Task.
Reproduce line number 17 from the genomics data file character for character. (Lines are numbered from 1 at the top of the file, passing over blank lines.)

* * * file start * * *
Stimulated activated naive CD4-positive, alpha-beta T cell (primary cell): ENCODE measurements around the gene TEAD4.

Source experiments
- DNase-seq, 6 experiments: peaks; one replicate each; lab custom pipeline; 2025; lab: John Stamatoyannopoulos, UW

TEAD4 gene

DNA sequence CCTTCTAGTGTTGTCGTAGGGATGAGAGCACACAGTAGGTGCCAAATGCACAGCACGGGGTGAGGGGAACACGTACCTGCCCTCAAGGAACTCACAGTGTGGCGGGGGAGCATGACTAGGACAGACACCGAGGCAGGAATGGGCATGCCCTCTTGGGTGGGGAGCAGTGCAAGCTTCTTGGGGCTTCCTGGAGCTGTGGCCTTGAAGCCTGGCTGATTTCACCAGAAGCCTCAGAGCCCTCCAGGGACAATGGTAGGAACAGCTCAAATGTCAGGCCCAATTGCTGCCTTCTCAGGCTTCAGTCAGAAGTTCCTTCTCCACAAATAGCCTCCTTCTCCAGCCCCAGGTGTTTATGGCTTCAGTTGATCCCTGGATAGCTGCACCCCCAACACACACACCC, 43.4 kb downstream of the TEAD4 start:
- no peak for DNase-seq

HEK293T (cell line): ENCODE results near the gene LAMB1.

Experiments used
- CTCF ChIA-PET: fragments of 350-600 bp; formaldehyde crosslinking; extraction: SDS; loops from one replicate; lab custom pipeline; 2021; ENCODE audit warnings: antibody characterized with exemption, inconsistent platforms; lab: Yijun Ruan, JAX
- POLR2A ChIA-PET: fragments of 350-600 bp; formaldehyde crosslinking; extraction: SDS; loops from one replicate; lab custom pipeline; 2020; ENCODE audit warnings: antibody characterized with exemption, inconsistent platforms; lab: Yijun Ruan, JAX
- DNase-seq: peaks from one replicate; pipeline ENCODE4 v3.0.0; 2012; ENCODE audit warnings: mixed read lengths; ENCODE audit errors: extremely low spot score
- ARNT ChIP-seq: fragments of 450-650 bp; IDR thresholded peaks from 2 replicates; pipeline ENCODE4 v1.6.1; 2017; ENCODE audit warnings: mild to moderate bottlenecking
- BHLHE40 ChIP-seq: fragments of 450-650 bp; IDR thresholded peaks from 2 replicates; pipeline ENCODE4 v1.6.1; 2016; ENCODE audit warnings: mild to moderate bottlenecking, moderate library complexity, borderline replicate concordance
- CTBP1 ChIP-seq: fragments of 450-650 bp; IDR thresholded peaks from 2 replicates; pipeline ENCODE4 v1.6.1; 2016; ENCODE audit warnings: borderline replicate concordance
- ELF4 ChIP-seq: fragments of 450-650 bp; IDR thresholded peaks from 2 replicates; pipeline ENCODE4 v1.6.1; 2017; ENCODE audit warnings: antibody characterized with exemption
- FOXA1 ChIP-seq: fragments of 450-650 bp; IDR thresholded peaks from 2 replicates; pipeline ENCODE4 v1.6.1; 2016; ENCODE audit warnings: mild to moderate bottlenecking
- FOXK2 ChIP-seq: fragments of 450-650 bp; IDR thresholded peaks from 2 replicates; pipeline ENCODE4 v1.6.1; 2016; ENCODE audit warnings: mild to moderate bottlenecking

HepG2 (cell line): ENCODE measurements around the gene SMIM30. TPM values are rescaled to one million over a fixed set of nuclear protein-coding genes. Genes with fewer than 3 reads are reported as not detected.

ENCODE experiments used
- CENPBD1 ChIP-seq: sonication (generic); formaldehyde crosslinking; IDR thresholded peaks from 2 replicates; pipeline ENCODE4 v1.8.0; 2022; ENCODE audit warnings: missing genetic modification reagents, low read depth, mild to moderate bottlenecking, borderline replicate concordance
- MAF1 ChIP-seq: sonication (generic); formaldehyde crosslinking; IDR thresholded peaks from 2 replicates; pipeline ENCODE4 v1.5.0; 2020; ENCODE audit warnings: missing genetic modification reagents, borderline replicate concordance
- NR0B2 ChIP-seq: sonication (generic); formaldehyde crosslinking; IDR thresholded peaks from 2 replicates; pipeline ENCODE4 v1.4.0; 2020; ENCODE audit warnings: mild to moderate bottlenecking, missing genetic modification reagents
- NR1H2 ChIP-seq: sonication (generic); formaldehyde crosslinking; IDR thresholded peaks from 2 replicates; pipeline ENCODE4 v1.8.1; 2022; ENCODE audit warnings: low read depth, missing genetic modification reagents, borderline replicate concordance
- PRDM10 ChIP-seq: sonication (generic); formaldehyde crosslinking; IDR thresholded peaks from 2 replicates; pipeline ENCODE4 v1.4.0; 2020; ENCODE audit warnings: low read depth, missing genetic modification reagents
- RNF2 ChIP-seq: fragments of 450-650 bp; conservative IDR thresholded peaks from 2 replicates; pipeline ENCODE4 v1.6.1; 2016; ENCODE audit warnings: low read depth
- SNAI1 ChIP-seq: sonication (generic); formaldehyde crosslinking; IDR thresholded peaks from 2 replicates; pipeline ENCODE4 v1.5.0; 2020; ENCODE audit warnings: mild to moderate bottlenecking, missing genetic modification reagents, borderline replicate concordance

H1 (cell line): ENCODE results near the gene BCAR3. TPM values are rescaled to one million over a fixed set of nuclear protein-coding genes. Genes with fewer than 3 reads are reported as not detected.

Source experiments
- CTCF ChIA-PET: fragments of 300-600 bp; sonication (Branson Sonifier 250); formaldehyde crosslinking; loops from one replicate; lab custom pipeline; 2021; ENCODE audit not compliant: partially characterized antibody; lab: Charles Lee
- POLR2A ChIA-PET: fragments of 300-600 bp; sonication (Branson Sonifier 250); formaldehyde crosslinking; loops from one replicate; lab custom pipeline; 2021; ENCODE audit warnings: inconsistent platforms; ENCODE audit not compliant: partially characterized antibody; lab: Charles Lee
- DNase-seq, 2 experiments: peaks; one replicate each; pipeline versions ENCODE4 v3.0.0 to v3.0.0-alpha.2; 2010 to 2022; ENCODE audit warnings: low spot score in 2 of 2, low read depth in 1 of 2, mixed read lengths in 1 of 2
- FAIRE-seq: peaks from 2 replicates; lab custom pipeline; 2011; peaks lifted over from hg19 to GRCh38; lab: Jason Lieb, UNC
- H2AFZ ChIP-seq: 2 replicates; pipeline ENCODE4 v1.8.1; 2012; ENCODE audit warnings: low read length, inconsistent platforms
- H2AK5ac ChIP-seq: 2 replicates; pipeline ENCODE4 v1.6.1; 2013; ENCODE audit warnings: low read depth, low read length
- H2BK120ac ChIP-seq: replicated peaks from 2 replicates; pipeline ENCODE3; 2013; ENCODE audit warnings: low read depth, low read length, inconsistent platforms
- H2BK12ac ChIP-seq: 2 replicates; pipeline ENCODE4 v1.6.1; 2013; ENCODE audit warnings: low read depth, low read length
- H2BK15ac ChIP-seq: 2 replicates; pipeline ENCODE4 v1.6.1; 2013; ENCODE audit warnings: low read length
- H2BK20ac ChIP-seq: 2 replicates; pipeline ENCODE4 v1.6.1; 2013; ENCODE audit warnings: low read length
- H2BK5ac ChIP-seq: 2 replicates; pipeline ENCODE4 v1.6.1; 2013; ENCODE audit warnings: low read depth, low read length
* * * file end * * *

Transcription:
- FOXK2 ChIP-seq: fragments of 450-650 bp; IDR thresholded peaks from 2 replicates; pipeline ENCODE4 v1.6.1; 2016; ENCODE audit warnings: mild to moderate bottlenecking